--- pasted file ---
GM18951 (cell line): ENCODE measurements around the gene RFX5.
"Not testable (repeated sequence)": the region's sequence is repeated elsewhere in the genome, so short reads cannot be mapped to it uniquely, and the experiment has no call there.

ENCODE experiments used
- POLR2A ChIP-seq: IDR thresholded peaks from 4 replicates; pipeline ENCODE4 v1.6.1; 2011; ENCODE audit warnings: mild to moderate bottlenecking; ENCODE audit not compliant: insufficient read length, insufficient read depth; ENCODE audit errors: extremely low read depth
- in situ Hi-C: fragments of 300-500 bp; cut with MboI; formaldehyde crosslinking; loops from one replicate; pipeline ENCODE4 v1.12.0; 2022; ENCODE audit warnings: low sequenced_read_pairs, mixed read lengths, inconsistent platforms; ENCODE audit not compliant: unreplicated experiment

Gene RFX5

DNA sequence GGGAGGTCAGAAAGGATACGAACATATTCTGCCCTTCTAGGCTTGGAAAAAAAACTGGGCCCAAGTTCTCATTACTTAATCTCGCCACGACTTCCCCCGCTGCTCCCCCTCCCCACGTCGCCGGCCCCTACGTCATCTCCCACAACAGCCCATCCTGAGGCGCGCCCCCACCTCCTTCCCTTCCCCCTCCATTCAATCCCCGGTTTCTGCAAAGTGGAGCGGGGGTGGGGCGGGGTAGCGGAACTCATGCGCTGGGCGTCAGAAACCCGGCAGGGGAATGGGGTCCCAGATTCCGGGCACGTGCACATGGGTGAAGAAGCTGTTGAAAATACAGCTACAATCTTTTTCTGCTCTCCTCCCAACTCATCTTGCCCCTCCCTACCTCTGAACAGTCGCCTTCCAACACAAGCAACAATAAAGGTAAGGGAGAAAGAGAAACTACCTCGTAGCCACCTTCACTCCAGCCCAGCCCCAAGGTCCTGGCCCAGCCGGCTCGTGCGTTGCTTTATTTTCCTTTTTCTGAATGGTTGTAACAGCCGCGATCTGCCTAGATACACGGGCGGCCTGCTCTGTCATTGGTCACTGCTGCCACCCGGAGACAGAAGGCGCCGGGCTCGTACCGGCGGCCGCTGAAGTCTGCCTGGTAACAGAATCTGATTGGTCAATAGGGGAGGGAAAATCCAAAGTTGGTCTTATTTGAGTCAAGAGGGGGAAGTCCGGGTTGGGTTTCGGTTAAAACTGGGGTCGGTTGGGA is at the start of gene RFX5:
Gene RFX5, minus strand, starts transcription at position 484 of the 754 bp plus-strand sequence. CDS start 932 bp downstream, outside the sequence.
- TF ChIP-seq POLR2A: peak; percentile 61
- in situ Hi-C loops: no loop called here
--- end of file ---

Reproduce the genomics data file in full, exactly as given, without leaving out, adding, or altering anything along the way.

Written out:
GM18951 (cell line): ENCODE measurements around the gene RFX5.
"Not testable (repeated sequence)": the region's sequence is repeated elsewhere in the genome, so short reads cannot be mapped to it uniquely, and the experiment has no call there.

ENCODE experiments used
- POLR2A ChIP-seq: IDR thresholded peaks from 4 replicates; pipeline ENCODE4 v1.6.1; 2011; ENCODE audit warnings: mild to moderate bottlenecking; ENCODE audit not compliant: insufficient read length, insufficient read depth; ENCODE audit errors: extremely low read depth
- in situ Hi-C: fragments of 300-500 bp; cut with MboI; formaldehyde crosslinking; loops from one replicate; pipeline ENCODE4 v1.12.0; 2022; ENCODE audit warnings: low sequenced_read_pairs, mixed read lengths, inconsistent platforms; ENCODE audit not compliant: unreplicated experiment

Gene RFX5

DNA sequence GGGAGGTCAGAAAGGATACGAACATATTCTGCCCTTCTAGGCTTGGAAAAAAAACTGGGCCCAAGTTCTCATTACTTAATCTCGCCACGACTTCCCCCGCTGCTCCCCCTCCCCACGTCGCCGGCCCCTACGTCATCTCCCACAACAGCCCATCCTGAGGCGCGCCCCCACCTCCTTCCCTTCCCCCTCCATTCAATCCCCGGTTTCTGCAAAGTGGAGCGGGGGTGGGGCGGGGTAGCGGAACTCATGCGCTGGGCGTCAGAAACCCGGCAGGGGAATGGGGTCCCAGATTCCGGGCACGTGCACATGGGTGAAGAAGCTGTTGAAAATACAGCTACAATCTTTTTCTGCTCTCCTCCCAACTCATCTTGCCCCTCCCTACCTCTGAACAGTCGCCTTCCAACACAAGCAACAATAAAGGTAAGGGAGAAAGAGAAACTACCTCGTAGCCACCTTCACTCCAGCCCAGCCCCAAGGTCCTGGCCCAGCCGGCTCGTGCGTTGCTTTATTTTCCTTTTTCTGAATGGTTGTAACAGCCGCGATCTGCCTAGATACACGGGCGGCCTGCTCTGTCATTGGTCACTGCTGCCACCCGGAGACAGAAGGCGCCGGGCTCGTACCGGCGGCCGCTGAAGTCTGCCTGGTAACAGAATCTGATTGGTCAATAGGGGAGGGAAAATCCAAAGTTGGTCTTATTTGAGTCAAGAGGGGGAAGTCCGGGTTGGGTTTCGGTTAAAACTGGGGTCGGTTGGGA is at the start of gene RFX5:
Gene RFX5, minus strand, starts transcription at position 484 of the 754 bp plus-strand sequence. CDS start 932 bp downstream, outside the sequence.
- TF ChIP-seq POLR2A: peak; percentile 61
- in situ Hi-C loops: no loop called here